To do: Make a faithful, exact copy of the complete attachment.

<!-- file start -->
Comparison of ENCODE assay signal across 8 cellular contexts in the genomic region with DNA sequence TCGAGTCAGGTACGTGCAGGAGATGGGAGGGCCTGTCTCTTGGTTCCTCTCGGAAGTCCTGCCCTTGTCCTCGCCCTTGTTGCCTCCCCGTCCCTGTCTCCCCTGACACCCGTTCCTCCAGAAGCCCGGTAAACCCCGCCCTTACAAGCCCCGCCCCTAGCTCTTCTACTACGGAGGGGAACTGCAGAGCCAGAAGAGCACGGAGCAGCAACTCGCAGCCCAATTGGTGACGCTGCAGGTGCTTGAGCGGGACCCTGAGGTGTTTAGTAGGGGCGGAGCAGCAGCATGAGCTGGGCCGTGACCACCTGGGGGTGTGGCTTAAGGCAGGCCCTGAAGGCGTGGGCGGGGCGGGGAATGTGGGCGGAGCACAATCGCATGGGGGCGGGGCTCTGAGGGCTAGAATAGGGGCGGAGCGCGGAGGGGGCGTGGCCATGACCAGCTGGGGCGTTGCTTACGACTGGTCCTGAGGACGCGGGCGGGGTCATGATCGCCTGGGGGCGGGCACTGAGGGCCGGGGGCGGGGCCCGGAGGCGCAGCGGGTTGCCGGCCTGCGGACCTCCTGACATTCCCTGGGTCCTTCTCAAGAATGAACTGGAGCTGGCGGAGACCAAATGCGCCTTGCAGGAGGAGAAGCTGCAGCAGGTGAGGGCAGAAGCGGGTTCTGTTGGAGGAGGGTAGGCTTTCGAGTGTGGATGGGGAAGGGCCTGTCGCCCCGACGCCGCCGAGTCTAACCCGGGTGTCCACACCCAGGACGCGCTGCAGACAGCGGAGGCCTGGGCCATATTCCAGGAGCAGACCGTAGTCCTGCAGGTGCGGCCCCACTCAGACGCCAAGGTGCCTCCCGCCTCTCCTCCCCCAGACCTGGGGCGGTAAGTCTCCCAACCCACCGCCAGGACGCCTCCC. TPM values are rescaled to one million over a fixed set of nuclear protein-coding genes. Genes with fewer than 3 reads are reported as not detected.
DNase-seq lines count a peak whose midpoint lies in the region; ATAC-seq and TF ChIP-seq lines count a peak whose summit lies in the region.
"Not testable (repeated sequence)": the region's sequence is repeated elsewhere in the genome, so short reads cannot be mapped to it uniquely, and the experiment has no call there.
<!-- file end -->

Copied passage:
Comparison of ENCODE assay signal across 8 cellular contexts in the genomic region with DNA sequence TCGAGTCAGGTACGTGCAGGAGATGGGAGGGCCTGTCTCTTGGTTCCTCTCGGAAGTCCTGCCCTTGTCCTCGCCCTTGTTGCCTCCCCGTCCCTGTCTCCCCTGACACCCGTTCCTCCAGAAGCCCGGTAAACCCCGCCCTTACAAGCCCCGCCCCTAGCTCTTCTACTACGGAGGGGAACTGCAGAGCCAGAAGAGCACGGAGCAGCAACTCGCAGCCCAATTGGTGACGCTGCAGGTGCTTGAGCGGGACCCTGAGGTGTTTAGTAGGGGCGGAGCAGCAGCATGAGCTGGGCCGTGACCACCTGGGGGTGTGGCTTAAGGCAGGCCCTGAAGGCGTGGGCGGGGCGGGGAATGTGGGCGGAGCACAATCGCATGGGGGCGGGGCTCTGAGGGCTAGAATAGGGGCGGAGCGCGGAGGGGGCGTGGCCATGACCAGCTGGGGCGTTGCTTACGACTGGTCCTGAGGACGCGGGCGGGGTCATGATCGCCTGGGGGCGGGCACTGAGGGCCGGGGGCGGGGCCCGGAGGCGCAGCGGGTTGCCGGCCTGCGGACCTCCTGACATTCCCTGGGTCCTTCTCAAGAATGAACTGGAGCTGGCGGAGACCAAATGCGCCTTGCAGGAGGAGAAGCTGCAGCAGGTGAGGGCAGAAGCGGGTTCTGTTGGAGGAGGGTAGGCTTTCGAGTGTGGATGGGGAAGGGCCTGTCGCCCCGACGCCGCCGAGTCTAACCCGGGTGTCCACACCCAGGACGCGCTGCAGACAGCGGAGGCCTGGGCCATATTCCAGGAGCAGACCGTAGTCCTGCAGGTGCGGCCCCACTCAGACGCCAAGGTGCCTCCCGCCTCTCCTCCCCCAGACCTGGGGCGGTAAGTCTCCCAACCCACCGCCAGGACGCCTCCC. TPM values are rescaled to one million over a fixed set of nuclear protein-coding genes. Genes with fewer than 3 reads are reported as not detected.
DNase-seq lines count a peak whose midpoint lies in the region; ATAC-seq and TF ChIP-seq lines count a peak whose summit lies in the region.
"Not testable (repeated sequence)": the region's sequence is repeated elsewhere in the genome, so short reads cannot be mapped to it uniquely, and the experiment has no call there.